How Pundits Have Ruined Politics: The Decline of Political Discourse in America (1992)

A pundit (sometimes called Talking Head) is someone who offers to mass media his or her opinion or commentary on a particular subject area (most typically political analysis, the social sciences, technology or sport) on which they are knowledgeable (or can at least appear to be knowledgeable), or considered a scholar in said area. The term has been increasingly applied to popular media personalities. In certain cases, it may be used in a derogatory manner as well, as the political equivalent of ideologue.

In the English-speaking West, pundits write signed articles in print media (blurbs included), and appear on radio, television, or the internet with opinions on current events. Television pundits may also be referred to as Talking Heads. In a BBC television interview following the murder of John Lennon, former British Prime Minister Harold Wilson insisted that in selecting the Beatles for the Order of the British Empire, a British honour, he was acting on his belief that the pop group was doing something new that ‘the pundits’ (by which he presumably meant people such as newspaper music critics) had not recognised. This derogatory use of the word is an indication of the low esteem in which commentators (particularly cultural commentators) are held in Britain (particularly by politicians).

Punditry has become a more popular vehicle in nightly newscasts on American cable news networks. A rise of partisanship among popular pundits began with Bill O’Reilly of Fox News Channel. His opinion-oriented format led him to ratings success and has led others, including Bill Maher, Keith Olbermann, and Nancy Grace to express their opinions on matters on their own programs. Andrew Bolt, popular columnist for Australia’s highest circulated newspaper, The Herald Sun, is a pundit whose popularity equals that of O’Reilly and his successors.

At the same time, many people who appear as pundits are recognized for having serious academic and scholarly experience in the subject at hand. Examples are pundits Paul Krugman, who received a Nobel Prize in Economics, and Stephen Biddle, who received U.S. Army Superior Civilian Service Medals in 2003 and 2006.

In sports commentating, a “pundit” or color commentator may be partnered with a play-by-play announcer who will describe the action while asking the pundit for analysis. Alternatively, pundits may be asked for their opinions during breaks in the play.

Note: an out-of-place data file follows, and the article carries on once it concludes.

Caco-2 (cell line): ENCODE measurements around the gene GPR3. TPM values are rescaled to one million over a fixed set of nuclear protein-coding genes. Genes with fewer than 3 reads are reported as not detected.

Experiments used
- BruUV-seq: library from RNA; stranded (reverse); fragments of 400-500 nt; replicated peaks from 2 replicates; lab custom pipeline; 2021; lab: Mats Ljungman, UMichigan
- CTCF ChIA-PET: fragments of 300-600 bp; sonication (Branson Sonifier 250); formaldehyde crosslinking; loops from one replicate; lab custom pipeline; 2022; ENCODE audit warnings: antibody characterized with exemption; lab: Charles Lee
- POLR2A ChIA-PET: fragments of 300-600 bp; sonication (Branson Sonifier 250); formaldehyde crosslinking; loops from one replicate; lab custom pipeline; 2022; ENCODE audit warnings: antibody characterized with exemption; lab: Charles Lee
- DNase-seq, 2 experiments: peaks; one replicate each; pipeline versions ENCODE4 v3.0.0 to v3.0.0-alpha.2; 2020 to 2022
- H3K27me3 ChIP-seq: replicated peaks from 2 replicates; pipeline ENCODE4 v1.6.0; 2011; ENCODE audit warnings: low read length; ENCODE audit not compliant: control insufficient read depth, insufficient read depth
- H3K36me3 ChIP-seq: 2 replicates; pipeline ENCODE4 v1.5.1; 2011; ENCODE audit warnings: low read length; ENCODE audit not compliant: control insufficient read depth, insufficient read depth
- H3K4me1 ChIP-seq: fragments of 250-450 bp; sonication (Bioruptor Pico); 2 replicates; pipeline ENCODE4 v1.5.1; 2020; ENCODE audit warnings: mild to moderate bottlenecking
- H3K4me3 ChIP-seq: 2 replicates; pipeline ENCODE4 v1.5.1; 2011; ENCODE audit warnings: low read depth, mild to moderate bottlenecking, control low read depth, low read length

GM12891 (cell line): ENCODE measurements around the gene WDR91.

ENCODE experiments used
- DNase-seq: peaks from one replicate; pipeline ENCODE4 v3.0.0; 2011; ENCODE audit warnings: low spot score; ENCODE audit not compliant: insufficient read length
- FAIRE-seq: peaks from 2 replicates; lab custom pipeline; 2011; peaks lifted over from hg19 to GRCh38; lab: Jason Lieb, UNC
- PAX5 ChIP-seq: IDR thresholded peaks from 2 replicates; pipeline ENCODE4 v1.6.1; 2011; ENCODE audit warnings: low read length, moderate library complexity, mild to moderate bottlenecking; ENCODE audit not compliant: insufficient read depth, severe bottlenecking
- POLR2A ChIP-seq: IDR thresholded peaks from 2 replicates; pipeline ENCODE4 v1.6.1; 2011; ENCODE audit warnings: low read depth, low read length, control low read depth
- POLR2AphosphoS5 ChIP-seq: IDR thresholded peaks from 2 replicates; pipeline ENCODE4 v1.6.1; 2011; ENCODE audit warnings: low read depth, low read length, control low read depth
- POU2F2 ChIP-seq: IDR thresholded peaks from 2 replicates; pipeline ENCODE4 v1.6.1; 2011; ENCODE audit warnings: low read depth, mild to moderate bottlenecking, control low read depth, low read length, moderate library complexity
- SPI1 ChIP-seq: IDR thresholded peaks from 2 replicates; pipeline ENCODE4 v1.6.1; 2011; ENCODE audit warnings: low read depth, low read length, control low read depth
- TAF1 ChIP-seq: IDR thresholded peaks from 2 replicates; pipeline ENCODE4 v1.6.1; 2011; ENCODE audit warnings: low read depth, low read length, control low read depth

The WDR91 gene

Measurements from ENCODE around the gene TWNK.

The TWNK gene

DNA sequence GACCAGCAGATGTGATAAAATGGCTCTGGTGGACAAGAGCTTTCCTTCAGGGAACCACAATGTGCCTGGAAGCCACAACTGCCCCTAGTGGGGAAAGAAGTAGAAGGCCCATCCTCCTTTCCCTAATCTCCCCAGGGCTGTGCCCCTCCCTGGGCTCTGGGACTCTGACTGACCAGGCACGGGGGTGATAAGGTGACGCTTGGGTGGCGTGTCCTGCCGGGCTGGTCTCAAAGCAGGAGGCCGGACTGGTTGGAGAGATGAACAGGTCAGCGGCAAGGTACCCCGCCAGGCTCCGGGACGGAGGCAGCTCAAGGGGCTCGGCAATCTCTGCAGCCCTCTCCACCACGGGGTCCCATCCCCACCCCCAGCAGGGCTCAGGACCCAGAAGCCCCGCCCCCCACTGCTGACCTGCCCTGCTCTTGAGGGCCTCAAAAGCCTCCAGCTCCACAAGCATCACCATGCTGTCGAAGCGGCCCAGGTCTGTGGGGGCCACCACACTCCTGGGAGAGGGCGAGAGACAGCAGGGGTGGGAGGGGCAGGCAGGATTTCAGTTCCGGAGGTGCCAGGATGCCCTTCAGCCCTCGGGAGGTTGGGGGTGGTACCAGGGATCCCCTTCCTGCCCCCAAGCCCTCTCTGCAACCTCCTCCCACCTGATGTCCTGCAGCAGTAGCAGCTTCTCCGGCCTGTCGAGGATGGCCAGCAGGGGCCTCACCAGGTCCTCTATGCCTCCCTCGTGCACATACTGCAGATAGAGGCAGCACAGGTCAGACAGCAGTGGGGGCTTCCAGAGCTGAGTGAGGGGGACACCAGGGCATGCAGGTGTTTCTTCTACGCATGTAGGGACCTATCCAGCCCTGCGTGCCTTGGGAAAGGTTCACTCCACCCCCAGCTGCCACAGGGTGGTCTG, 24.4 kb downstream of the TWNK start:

In Germany, France, Russia, and Italy many pundits achieve a status of public intellectual. They typically hold academic jobs and are known for their personal accomplishments in art, philosophy, economics, and similar fields. Unlike in America, such qualified intellectuals tend to be more widely known among the populace and their pronouncements achieve wide currency. Examples include Jürgen Habermas in Germany, Michel Foucault in France, Umberto Eco in Italy, and Andrei Sakharov in Russia.

http://en.wikipedia.org/wiki/Pundit

Alterman was hired by MSNBC in 1996, both appearing as a commentator on the cable channel and writing a column posted on its website. In 2002 MSNBC engaged him to create the blog daily Altercation, one of the first blogs hosted by a mainstream media news organization.[5] In September 2006, after a ten-year association, Alterman and MSNBC parted ways. Media Matters for America hired him as a Senior Fellow and agreed to host Altercation, effective September 18, 2006. Regular contributors to his blog Altercation included sportswriter Charlie Pierce and historian and military officer Robert Bateman. On December 22, 2008 Alterman announced that Altercation would be moving to The Nation’s website in 2009, and would appear on a less regular basis than its previous Monday through Friday schedule.[6] He is also an prolific contributor to BloggingHeads.tv, where he often takes part in video discussions with other media personalities.[7] He also works as a history consultant to HBO Films.

He published his first book, Sound & Fury: The Making of the Punditocracy, which won the 1992 George Orwell Award, while studying for his doctorate in US history in Stanford in 1992. Alterman also published a number of other books, including the national best-sellers What Liberal Media? The Truth About Bias and the News (2003, 2004), and The Book on Bush: How George W. (Mis)leads America (2004). The others include: Who Speaks for America? Why Democracy Matters in Foreign Policy, (1998), and a second edition of Sound & Fury (2000). His It Ain’t No Sin to be Glad You’re Alive: The Promise of Bruce Springsteen (1999, 2001), won the 1999 Stephen Crane Literary Award. In September 2004, Viking Press published When presidents Lie: A History of Official Deception and its Consequences — a version of his doctoral dissertation —- on lies of major consequence told by presidents Franklin D. Roosevelt, John F. Kennedy, Lyndon Johnson, Ronald Reagan, and George W. Bush.

http://en.wikipedia.org/wiki/Eric_Alterman